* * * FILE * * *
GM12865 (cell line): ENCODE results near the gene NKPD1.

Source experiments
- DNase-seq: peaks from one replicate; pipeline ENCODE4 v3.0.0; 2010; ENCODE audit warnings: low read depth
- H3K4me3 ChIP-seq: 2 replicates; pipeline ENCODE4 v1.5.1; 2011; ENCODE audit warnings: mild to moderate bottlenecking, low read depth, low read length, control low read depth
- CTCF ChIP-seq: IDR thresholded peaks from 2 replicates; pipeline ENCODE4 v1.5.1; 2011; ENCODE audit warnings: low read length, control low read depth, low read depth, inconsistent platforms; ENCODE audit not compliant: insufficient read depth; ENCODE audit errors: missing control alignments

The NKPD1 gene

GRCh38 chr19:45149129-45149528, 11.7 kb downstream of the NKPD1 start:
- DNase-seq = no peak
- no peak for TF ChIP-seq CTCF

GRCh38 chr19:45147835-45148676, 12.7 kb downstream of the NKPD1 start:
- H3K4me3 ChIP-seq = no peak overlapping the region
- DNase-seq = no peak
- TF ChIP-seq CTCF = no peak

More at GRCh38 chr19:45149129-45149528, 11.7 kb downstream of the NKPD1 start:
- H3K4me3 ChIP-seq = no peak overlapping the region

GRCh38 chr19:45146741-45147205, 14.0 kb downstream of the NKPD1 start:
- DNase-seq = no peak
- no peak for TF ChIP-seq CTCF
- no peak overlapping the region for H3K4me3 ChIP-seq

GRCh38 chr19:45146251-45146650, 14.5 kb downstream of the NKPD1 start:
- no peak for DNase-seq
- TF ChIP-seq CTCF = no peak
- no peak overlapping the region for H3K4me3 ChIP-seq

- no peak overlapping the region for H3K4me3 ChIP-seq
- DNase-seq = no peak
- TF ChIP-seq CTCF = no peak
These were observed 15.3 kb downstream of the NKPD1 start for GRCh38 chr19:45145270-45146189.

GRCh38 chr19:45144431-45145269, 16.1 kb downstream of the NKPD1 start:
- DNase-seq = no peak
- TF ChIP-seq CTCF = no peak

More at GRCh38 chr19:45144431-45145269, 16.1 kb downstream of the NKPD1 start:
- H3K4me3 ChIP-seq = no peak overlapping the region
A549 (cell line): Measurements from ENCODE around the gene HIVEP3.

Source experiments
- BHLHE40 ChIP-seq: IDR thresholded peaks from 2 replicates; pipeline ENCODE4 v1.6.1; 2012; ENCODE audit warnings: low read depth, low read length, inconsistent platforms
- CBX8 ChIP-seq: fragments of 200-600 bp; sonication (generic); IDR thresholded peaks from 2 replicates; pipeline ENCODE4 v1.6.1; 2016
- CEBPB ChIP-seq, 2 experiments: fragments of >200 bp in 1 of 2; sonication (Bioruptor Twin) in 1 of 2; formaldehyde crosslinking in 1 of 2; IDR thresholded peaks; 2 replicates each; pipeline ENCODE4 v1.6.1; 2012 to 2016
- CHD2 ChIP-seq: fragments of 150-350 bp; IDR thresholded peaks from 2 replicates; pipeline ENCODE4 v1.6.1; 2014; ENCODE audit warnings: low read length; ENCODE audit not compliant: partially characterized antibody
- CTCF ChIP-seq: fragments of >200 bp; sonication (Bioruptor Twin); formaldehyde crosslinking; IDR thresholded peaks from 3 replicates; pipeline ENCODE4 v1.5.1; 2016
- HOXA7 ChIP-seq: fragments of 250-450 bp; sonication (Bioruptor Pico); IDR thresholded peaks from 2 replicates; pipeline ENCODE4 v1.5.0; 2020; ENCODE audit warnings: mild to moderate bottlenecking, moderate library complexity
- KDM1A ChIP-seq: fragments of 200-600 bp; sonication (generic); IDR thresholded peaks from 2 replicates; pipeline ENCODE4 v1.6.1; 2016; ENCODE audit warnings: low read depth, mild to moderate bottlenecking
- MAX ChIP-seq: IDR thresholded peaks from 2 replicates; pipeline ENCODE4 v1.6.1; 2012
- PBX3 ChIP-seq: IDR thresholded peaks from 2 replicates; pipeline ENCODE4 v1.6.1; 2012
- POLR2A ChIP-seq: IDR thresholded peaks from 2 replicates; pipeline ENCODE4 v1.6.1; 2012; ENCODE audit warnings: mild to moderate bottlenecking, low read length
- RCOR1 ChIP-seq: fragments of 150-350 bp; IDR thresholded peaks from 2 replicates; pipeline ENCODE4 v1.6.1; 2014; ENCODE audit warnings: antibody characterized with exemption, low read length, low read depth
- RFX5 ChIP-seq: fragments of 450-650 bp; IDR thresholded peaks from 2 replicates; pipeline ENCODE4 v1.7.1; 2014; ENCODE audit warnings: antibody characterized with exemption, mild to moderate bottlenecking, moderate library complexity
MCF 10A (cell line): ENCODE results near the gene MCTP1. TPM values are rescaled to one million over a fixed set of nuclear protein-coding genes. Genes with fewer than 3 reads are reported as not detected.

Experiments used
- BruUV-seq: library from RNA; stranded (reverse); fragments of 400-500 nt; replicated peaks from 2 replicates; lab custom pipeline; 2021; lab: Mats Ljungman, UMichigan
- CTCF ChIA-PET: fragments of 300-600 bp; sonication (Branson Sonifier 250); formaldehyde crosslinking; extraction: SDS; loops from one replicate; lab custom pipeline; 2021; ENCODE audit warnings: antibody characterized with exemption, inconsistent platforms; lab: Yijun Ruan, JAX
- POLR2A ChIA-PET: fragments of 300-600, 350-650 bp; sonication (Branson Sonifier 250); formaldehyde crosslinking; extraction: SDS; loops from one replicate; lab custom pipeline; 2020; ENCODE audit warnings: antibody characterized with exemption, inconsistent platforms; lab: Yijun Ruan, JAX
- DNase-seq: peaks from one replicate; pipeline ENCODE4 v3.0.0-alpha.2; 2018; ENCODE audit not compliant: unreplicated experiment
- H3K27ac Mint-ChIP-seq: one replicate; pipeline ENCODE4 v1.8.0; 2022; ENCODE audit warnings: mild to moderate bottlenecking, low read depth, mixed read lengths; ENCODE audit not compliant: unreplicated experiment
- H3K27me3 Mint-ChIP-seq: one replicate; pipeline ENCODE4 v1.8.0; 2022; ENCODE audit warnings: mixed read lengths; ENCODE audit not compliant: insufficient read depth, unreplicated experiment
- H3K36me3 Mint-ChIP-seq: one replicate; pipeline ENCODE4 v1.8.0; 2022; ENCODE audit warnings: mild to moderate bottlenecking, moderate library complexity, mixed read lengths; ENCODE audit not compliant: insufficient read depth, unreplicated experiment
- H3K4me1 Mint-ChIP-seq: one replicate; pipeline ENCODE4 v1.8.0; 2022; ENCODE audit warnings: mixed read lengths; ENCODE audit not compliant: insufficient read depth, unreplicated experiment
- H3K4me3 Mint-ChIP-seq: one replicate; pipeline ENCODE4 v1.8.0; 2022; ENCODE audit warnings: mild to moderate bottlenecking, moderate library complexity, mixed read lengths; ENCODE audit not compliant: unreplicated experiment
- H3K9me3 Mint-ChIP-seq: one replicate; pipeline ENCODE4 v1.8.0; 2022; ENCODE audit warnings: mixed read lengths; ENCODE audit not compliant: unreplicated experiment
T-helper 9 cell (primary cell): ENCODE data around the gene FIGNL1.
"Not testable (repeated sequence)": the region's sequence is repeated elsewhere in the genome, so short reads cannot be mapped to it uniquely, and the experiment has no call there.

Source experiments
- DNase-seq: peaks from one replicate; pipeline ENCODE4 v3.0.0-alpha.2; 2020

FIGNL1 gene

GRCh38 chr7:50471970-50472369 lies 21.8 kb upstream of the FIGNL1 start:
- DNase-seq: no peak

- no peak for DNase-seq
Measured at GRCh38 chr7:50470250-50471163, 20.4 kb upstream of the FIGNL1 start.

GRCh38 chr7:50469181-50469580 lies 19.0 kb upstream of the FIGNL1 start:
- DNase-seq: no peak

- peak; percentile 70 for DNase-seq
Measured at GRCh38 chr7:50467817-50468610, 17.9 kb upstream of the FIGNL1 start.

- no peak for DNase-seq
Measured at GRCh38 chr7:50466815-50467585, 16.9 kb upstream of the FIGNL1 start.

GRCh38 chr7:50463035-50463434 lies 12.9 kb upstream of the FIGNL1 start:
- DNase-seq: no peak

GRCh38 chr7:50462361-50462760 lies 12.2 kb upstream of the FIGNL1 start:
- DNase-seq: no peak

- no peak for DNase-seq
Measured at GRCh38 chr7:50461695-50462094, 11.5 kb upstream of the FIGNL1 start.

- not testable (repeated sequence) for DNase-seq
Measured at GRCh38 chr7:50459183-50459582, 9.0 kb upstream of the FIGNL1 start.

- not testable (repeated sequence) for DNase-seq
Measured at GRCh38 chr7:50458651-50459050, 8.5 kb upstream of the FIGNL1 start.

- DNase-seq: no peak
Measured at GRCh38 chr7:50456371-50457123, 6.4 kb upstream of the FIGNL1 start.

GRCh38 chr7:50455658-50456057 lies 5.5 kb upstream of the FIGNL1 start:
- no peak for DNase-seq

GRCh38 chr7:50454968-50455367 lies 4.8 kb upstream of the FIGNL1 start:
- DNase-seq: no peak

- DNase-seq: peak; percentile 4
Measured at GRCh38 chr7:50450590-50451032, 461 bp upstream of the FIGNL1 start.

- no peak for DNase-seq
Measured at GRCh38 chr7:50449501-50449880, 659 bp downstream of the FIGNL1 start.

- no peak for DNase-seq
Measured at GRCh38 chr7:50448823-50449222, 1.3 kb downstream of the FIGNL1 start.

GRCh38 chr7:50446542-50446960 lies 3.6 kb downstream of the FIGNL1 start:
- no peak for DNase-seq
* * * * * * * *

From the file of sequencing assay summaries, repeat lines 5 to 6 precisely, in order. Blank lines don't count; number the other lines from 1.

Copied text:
- CTCF ChIP-seq: IDR thresholded peaks from 2 replicates; pipeline ENCODE4 v1.5.1; 2011; ENCODE audit warnings: low read length, control low read depth, low read depth, inconsistent platforms; ENCODE audit not compliant: insufficient read depth; ENCODE audit errors: missing control alignments

The NKPD1 gene